This study was carried out in the northern Rovuma (or Ruvuma) Basin at a sea cliff ca 500 m north of Mtwara fish market in Mtwara Bay (southern coastal Tanzania; S10°15′29.2″, E040°11′11.1″; Fig. 1b). The NNW–SSE trending Rovuma Basin is about 400 km long and 160 km wide and extends onshore in southern Tanzania and northern Mozambique on the East African passive continental margin (Fig. 1a); offshore it continues towards the Davie Fracture Zone (Salman and Abdula 1995; Smelror et al. 2006, 2008; Key et al. 2008; Mahajane 2014). The basin is centred on the Rovuma Delta (Fig. 1a) in the area between the coastal town Mtwara (southern Tanzania) and Cape Delgado (northern Mozambique). Basin history was directly linked to the progressive break-up of southern Gondwana, and the sedimentary succession of the basin can be divided into five tectono-stratigraphic mega-sequences reflecting different stages of break-up. The final stage is marked by the progradation of an easterly thickening wedge of deltaic sediments offshore the Rovuma River from the Oligocene onwards (Salman and Abdula 1995; Smelror et al. 2006; Key et al. 2008). Its formation was probably initiated by regional uplift of eastern Africa, linked to a doming during the Oligocene (Key et al. 2008) or at an earlier stage during the Lutetian (Roberts et al. 2012), preceding the formation of the eastern branch of the East African Rift System (Fig. 1a). It is claimed that this uplift modified continental drainage patterns and directions for major large river systems including the Nile, Congo and Zambezi (Roberts et al. 2012) and likely also the Rovuma (Mahajane and Franke 2014). The Miocene marks a period of active extension along the coast of southern Tanzania that created accommodation space for deltaic sediment accumulation linked to the southwards propagation of the eastern rift branch (Nicholas et al. 2007; Fig. 1a). Additionally, rotational block faulting caused a complex basin topography at this time, as recorded by spatially heterogeneous facies patterns in the present-day coastal zone between the towns Kilwa and Lindi (Nicholas et al. 2007). In this region, which was unaffected by deltaic sedimentation (Fig. 1a), thick pelagic clay deposits formed on the top of rotated hangingwall blocks, whereas carbonate platforms developed in shallower settings on the uplifted crest of footwall blocks. Isolated coral patch reefs were suggested to have occupied topographic highs further inshore towards the palaeocoastline (Nicholas et al. 2007). Such a shallow-marine palaeoenvironment with corals is represented by a gastropod fauna of Aquitanian age that was discovered in an isolated block of limestone in the so-called “Geobreccia” of Ras Tipuli, about 5 km north of Lindi town (Harzhauser 2009). Differently to this locality, the fossil site at Mtwara is situated in the northern part of the Miocene Rovuma Delta (Fig. 1a).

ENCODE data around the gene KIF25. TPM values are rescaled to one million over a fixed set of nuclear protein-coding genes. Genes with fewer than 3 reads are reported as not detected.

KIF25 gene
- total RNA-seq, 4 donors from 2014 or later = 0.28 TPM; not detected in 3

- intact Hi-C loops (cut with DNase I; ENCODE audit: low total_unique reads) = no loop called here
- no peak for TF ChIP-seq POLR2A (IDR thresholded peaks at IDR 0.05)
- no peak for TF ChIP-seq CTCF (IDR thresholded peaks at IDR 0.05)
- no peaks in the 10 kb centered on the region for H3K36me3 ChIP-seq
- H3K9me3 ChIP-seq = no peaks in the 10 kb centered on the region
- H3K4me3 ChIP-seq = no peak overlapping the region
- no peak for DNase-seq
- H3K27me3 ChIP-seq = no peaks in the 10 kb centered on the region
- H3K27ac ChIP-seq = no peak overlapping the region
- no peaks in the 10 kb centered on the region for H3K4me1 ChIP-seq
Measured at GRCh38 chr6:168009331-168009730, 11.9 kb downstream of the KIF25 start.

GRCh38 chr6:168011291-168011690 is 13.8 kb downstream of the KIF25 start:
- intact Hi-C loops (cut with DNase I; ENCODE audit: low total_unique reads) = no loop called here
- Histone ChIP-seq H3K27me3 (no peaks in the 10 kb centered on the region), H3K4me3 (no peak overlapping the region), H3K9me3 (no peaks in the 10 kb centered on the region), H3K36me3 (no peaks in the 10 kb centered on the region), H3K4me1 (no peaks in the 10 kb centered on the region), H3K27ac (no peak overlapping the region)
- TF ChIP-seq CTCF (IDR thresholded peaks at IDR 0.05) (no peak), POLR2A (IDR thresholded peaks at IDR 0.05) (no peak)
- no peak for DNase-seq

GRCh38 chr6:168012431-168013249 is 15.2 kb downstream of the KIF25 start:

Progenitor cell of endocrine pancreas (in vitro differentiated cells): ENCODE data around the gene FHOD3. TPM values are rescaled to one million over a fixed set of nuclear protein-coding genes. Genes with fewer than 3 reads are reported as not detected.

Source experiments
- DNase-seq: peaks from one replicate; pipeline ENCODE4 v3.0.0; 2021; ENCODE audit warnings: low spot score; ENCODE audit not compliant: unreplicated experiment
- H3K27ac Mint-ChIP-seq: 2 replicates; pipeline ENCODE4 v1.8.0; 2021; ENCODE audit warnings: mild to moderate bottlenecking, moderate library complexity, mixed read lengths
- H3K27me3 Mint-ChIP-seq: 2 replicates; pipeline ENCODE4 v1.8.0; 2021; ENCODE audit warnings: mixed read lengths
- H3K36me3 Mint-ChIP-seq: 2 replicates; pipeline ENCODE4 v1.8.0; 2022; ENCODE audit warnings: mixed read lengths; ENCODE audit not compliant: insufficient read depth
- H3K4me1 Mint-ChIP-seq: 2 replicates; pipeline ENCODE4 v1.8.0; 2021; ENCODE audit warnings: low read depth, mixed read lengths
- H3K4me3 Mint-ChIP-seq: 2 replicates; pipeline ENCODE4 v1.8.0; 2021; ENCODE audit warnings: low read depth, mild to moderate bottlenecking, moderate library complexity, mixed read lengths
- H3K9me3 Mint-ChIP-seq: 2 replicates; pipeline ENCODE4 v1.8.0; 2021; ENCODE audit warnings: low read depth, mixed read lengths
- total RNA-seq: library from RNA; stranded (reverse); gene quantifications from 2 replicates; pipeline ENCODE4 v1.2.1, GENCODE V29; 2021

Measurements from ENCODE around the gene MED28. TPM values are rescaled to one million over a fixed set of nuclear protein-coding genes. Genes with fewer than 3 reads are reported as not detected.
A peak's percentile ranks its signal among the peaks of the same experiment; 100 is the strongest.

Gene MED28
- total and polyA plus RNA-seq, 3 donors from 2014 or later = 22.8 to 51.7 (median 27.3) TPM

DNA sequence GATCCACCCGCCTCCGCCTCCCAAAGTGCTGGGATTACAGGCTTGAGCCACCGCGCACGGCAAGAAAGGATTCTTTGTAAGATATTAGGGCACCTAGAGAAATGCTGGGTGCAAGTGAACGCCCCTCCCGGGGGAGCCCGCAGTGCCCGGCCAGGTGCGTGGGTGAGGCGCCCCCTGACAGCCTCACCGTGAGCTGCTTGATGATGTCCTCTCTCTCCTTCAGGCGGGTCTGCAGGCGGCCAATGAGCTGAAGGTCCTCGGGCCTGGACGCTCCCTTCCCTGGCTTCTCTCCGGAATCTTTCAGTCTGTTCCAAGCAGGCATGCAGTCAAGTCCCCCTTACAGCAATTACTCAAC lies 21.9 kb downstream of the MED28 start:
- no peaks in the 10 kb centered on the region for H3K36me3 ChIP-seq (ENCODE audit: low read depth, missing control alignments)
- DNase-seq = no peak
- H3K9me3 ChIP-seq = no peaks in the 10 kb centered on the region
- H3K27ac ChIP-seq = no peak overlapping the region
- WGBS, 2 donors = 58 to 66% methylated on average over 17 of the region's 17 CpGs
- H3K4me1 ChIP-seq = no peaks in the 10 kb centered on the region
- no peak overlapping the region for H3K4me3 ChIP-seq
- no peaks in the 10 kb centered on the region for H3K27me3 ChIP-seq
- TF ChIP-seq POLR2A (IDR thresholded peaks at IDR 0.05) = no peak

Materials and methods